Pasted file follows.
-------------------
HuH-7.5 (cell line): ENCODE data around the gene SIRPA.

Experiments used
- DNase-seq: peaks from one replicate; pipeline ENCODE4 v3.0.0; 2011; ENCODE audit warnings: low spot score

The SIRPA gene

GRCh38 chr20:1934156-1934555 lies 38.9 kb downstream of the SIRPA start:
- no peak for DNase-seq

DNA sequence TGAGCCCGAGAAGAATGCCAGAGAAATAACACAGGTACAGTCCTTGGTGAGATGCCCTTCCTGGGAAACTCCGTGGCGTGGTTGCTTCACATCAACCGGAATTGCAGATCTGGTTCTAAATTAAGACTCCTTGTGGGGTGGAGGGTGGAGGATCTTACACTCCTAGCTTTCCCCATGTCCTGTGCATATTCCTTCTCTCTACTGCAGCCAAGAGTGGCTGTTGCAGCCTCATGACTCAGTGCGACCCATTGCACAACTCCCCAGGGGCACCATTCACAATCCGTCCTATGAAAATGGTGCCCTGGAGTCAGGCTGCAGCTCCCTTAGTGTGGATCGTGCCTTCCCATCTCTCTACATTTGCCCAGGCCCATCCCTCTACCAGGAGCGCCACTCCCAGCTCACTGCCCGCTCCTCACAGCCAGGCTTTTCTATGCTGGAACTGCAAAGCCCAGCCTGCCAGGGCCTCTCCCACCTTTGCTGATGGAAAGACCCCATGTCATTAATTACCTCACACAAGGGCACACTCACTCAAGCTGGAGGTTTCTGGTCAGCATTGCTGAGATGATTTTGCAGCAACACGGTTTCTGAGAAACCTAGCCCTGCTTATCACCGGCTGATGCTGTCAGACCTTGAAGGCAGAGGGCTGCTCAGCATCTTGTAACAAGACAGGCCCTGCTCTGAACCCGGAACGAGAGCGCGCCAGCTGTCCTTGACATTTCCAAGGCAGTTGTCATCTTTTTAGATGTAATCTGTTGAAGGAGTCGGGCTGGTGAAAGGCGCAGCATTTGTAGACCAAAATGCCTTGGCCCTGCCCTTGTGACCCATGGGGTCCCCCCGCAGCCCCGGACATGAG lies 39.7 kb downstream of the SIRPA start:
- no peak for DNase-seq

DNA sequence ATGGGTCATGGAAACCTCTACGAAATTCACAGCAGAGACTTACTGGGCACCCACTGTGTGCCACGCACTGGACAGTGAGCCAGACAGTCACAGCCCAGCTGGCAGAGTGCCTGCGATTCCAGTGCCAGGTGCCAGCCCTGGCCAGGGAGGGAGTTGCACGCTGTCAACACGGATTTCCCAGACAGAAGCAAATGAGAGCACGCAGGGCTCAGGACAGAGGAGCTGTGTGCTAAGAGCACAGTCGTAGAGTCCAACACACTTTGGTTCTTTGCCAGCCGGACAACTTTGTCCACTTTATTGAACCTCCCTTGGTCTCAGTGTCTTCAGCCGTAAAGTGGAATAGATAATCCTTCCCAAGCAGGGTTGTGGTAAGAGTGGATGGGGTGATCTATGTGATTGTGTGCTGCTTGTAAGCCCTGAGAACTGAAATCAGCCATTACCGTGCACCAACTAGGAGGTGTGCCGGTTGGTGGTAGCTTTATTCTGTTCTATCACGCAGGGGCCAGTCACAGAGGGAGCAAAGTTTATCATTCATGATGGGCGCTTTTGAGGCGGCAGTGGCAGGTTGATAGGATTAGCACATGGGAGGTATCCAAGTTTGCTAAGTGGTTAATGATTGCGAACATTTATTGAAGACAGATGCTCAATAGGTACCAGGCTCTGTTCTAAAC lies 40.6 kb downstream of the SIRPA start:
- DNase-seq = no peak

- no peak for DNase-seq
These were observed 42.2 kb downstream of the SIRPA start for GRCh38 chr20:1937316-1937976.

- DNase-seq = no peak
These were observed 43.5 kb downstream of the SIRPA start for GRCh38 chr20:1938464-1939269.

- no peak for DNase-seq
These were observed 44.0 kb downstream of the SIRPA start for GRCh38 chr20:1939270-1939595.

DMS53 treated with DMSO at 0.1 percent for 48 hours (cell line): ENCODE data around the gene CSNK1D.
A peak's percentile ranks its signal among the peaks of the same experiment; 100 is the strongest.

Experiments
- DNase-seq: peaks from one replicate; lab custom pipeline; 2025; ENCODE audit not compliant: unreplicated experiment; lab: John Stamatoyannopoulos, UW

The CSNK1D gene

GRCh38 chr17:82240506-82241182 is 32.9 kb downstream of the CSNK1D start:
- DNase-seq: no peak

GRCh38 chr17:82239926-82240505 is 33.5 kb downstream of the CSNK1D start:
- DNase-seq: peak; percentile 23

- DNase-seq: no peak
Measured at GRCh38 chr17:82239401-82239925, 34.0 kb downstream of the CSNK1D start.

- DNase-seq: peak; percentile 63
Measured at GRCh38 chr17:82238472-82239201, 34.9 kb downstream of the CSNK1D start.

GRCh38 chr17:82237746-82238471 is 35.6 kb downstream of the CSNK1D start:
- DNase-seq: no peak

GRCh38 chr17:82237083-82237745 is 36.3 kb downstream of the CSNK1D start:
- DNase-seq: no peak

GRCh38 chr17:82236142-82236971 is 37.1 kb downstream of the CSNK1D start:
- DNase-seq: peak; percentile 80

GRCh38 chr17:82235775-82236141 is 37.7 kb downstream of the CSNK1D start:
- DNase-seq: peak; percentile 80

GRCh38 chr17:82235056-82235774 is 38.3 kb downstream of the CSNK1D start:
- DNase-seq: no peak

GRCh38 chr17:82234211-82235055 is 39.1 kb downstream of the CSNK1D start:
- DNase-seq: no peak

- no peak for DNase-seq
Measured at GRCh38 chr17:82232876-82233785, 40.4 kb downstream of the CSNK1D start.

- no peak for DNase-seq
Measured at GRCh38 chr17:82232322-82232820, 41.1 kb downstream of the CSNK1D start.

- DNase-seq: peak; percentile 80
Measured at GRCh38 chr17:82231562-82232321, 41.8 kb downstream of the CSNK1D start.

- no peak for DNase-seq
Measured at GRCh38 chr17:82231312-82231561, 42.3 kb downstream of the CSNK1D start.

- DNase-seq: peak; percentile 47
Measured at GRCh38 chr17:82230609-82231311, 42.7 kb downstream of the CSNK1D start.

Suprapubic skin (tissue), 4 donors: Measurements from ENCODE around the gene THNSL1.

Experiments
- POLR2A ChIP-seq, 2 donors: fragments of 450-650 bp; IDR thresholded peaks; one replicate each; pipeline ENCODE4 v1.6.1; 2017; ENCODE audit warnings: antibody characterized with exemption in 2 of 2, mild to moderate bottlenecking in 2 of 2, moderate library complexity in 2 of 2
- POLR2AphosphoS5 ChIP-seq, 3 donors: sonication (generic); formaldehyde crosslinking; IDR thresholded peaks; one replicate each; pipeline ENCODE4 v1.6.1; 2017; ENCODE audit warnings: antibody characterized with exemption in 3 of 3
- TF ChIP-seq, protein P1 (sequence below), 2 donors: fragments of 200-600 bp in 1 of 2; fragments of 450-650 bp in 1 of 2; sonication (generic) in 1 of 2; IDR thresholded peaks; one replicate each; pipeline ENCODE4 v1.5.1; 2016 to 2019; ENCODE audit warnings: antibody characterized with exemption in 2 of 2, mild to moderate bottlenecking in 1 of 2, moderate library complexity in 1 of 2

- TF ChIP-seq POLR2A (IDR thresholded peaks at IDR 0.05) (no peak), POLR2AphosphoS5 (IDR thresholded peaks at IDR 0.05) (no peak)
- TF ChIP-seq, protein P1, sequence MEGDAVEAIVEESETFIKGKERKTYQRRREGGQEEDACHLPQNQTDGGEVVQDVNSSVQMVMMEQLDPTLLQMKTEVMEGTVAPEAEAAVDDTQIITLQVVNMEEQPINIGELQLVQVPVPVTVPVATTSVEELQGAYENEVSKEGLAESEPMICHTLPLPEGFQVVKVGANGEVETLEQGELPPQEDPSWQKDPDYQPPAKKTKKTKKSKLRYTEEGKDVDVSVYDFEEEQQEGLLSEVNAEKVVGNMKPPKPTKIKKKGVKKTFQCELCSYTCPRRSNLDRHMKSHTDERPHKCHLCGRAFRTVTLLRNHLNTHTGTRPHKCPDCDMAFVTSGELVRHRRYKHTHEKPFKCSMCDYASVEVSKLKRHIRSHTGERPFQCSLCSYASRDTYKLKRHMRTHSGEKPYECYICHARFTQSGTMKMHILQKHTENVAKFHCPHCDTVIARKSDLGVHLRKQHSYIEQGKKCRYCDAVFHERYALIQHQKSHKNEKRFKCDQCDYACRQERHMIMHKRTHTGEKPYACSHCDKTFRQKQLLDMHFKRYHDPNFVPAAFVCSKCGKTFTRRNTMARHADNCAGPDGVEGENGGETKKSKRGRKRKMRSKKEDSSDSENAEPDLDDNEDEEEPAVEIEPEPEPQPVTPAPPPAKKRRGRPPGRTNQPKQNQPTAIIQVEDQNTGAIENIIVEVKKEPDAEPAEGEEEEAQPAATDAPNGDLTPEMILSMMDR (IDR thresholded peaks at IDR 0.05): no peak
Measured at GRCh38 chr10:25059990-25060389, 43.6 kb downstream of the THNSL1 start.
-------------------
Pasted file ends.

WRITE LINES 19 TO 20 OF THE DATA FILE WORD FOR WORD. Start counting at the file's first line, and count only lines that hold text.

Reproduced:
Experiments
- DNase-seq: peaks from one replicate; lab custom pipeline; 2025; ENCODE audit not compliant: unreplicated experiment; lab: John Stamatoyannopoulos, UW